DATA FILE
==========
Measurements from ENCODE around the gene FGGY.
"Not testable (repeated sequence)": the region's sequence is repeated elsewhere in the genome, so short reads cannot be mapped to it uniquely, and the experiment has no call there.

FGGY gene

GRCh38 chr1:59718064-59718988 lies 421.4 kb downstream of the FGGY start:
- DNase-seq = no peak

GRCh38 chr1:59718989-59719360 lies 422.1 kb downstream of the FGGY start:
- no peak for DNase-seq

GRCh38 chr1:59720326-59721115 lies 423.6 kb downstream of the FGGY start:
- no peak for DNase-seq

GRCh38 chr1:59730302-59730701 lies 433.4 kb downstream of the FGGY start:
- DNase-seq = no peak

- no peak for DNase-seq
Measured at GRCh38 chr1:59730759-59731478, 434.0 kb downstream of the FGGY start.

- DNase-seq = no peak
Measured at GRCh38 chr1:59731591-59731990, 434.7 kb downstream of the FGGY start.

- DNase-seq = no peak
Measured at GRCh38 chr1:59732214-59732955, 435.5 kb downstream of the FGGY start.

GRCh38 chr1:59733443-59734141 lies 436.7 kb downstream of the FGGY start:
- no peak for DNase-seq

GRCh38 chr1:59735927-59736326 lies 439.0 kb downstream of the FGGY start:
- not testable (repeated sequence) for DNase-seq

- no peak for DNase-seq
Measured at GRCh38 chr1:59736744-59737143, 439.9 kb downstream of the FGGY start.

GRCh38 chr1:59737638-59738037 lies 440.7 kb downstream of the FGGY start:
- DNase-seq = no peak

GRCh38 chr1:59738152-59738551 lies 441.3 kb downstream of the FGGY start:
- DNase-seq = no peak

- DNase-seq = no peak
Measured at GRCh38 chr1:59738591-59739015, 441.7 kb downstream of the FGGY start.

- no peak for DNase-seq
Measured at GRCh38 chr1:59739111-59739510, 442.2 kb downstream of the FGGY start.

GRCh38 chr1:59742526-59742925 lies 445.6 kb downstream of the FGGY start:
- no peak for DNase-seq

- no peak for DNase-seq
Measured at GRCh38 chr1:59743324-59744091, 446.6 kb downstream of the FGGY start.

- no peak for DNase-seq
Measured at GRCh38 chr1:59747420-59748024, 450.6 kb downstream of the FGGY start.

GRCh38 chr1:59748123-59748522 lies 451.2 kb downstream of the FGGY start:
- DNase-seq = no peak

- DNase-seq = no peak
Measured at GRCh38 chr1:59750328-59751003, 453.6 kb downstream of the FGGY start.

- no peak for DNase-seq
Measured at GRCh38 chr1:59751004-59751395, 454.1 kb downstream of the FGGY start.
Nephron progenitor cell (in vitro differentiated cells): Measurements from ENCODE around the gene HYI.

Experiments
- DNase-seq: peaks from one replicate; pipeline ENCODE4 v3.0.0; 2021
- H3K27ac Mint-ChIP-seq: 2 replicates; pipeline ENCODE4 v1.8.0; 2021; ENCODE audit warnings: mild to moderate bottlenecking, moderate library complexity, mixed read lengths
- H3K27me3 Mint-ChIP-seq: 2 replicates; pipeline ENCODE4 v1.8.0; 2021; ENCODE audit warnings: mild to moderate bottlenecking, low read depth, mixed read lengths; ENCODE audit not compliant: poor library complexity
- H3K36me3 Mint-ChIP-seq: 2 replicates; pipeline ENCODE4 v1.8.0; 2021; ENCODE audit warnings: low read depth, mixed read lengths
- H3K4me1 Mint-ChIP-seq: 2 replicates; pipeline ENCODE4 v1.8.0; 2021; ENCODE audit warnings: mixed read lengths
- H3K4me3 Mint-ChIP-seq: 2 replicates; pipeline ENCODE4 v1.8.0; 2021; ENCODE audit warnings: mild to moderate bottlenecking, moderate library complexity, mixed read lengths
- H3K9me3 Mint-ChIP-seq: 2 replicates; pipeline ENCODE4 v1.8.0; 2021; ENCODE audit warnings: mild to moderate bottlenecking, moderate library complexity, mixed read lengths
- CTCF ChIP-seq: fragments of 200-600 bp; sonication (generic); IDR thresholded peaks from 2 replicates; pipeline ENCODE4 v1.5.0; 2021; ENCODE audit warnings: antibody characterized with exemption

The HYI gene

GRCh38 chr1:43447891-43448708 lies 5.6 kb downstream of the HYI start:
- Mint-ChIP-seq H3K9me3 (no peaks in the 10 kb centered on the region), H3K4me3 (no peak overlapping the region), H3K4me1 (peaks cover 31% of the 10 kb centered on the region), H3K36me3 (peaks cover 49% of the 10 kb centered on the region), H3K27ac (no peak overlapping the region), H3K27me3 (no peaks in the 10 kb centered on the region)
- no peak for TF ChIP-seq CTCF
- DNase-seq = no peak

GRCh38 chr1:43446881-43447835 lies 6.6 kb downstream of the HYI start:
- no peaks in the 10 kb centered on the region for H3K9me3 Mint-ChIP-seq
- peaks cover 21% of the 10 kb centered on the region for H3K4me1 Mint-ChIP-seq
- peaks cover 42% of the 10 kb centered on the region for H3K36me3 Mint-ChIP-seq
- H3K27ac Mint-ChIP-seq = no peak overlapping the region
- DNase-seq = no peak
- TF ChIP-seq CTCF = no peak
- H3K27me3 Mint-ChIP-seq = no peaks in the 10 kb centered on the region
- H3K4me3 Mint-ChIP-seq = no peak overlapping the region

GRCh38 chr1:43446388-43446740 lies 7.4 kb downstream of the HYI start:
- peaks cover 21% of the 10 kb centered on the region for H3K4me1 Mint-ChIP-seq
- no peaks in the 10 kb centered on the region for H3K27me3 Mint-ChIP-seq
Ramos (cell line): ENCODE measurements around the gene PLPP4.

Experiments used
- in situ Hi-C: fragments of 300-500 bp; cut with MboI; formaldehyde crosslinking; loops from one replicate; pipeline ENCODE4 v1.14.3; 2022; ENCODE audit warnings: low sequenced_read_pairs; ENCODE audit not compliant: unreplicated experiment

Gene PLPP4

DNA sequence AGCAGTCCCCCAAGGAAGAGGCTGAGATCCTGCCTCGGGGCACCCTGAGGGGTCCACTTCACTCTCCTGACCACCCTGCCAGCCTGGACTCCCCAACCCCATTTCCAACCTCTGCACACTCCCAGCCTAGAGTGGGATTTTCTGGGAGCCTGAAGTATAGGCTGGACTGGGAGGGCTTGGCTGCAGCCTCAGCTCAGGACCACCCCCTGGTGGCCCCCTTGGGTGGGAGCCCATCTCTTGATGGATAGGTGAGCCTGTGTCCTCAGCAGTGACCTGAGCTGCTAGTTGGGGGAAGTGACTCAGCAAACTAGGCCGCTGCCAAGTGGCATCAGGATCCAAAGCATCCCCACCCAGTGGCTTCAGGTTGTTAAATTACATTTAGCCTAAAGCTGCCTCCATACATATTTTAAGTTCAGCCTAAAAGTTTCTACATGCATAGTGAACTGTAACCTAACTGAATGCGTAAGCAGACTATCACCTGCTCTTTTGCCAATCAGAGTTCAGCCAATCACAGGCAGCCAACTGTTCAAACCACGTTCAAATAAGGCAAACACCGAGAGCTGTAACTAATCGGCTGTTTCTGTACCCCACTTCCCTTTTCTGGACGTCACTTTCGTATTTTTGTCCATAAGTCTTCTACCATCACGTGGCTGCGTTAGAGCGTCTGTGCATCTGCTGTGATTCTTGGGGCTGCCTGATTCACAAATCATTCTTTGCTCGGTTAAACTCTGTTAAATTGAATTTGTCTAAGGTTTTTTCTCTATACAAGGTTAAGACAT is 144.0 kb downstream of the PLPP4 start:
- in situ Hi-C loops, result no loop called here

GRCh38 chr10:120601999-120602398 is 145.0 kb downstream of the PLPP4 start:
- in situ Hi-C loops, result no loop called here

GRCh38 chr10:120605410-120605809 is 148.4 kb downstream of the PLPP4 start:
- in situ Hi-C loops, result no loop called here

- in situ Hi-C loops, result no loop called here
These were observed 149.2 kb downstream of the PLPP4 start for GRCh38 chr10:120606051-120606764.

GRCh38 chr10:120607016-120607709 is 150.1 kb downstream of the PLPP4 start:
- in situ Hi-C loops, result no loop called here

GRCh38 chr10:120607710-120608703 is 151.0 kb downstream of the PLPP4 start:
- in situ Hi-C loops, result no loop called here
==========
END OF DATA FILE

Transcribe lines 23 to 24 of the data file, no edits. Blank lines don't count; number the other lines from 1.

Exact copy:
Measured at GRCh38 chr1:59736744-59737143, 439.9 kb downstream of the FGGY start.

GRCh38 chr1:59737638-59738037 lies 440.7 kb downstream of the FGGY start: